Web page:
IBM Considers Red Bend
IBM is in advanced talks to acquire Israeli software company Red Bend for US$250mn. Neither company has confirmed the talks but IBM's long history of acquisitions in Israel suggests this acquisition is likely. Red Bend's technology enables mobile device software and firmware updates to be completed remotely, an area that is likely to continue growing. As more and more of the world's subscribers go mobile, BMI believes the acquisition, if confirmed, would be beneficial to IBM's strategy.
|Mobile Growth Attracts IBM|
|Global Mobile Forecasts (mn)|
Local news reports this would be IBM's 12th acquisition in Israel and the synergies between the companies suggest it is a good fit, with Red Bend's technology integrated into IBM's PureSystems service, according to Ynetnews.com. Red Bend works with several of the largest mobile operators in the world including US operators Verizon, AT&T, Sprint, T-Mobile and Japanese operators NTT docomo and Softbank among others. The company also counts major OEMs such as Samsung and Lenovo and components manufacturers such as Qualcomm and Texas Instruments among its customers.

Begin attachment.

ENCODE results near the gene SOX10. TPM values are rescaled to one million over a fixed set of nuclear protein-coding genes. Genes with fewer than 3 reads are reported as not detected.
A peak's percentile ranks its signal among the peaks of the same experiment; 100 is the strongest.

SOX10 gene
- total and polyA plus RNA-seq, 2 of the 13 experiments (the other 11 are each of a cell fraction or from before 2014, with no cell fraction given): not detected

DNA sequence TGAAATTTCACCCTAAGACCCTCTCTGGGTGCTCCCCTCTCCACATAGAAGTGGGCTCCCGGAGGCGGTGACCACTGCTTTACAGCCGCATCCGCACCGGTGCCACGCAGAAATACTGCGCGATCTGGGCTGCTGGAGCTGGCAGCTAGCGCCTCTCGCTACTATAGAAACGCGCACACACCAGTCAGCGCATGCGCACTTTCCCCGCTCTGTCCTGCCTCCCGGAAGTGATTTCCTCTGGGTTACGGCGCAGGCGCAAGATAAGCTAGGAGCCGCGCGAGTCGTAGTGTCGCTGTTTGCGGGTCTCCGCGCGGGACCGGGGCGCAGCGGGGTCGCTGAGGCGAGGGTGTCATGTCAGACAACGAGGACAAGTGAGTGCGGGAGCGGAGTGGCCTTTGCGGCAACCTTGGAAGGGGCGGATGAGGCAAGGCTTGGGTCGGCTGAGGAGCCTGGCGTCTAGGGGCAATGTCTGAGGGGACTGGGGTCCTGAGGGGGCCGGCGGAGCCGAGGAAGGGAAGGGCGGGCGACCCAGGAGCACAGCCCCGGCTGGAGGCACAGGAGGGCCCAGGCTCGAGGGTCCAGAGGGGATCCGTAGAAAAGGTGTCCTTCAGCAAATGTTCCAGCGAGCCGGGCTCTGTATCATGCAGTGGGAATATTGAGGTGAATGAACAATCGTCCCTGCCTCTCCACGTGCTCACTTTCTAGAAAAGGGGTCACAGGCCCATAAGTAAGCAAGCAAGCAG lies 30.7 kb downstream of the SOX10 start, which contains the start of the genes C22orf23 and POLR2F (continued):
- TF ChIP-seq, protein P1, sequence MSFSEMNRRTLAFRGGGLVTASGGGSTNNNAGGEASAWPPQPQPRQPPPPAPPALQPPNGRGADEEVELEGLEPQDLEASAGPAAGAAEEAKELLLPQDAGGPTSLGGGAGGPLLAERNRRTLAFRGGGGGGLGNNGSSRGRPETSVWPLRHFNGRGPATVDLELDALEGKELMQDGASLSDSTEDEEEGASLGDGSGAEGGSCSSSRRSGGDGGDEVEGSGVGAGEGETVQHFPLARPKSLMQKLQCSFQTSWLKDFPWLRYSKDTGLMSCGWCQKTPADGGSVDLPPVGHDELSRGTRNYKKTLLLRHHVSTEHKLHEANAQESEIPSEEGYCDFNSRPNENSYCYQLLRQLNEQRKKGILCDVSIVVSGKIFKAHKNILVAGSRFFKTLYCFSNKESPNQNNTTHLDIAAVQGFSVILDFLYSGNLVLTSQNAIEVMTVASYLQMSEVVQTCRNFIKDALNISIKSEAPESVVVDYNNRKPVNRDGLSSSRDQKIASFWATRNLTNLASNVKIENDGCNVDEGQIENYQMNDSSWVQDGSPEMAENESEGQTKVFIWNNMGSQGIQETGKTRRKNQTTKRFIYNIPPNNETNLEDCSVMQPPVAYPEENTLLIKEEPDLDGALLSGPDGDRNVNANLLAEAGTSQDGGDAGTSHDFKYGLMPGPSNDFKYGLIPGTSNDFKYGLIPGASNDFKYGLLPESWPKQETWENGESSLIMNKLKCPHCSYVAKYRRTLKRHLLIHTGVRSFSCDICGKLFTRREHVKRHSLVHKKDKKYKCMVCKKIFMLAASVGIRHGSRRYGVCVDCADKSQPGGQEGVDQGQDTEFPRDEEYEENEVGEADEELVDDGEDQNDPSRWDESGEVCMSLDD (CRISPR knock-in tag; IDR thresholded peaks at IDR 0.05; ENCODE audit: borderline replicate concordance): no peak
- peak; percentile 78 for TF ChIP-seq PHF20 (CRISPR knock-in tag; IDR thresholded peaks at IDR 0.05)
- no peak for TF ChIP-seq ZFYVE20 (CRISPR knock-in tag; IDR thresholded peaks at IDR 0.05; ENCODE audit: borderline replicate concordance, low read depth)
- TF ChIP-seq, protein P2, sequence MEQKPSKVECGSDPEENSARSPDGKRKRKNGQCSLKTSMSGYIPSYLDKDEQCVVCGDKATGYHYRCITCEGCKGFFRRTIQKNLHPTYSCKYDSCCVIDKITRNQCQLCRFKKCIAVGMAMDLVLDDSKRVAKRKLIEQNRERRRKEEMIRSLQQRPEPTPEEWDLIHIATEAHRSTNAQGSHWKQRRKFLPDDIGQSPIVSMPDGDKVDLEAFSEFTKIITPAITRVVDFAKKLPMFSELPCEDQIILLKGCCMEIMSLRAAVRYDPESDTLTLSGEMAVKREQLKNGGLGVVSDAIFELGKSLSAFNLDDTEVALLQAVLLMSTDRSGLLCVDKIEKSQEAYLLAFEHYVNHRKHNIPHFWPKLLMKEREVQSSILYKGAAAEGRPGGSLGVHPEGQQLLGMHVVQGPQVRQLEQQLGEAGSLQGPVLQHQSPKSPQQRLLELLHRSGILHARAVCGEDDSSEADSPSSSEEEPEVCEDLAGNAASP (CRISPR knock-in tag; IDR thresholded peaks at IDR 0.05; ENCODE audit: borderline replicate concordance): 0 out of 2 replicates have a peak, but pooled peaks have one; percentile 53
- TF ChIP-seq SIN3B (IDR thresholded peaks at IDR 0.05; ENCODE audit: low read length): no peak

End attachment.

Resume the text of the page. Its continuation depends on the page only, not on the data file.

The acquisition would put IBM in a strong position in the mobile market, where Red Bend-enabled devices number 1.6bn, around a quarter of all global mobile devices. As BMI forecasts, the number of mobile subscriptions will continue to rise, providing plenty of opportunity for growth. Many of the devices that Red Bend highlights its products are used in are smartphones, the fastest growing area of the mobile market. As more consumers in emerging markets are able to acquire smartphones, the potential market for Red Bend's mobile software management products is vast. Their integration with IBM's existing product line means the acquisition would be a good strategic move for IBM.
IBM's strategy saw it acquire Worklight, a mobile enterprise application platform, in January 2012. This builds on the overarching trend to focus on mobile services as emerging market consumers will increasingly use mobile-only connections for their IT needs.